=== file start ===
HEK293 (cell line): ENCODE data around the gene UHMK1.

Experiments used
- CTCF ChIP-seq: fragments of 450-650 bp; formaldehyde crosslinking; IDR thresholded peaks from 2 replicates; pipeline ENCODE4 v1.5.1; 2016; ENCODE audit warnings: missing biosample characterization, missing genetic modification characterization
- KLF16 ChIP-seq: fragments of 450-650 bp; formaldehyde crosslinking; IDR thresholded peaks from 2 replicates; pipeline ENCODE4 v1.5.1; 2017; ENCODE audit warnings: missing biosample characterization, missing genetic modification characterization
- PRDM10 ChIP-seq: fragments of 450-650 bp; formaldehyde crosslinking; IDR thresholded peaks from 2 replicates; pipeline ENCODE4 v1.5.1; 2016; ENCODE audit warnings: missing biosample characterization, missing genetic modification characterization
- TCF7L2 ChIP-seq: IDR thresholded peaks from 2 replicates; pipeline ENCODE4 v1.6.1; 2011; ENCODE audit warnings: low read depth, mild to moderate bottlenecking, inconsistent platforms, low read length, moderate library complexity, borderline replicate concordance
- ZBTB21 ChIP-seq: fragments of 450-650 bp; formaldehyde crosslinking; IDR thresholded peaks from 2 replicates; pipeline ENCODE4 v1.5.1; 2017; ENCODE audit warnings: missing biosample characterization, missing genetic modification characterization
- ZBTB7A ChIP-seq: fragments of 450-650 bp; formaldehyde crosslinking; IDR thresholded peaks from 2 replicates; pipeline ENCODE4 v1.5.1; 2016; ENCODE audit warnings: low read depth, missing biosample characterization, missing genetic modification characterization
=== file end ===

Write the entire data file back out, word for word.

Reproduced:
HEK293 (cell line): ENCODE data around the gene UHMK1.

Experiments used
- CTCF ChIP-seq: fragments of 450-650 bp; formaldehyde crosslinking; IDR thresholded peaks from 2 replicates; pipeline ENCODE4 v1.5.1; 2016; ENCODE audit warnings: missing biosample characterization, missing genetic modification characterization
- KLF16 ChIP-seq: fragments of 450-650 bp; formaldehyde crosslinking; IDR thresholded peaks from 2 replicates; pipeline ENCODE4 v1.5.1; 2017; ENCODE audit warnings: missing biosample characterization, missing genetic modification characterization
- PRDM10 ChIP-seq: fragments of 450-650 bp; formaldehyde crosslinking; IDR thresholded peaks from 2 replicates; pipeline ENCODE4 v1.5.1; 2016; ENCODE audit warnings: missing biosample characterization, missing genetic modification characterization
- TCF7L2 ChIP-seq: IDR thresholded peaks from 2 replicates; pipeline ENCODE4 v1.6.1; 2011; ENCODE audit warnings: low read depth, mild to moderate bottlenecking, inconsistent platforms, low read length, moderate library complexity, borderline replicate concordance
- ZBTB21 ChIP-seq: fragments of 450-650 bp; formaldehyde crosslinking; IDR thresholded peaks from 2 replicates; pipeline ENCODE4 v1.5.1; 2017; ENCODE audit warnings: missing biosample characterization, missing genetic modification characterization
- ZBTB7A ChIP-seq: fragments of 450-650 bp; formaldehyde crosslinking; IDR thresholded peaks from 2 replicates; pipeline ENCODE4 v1.5.1; 2016; ENCODE audit warnings: low read depth, missing biosample characterization, missing genetic modification characterization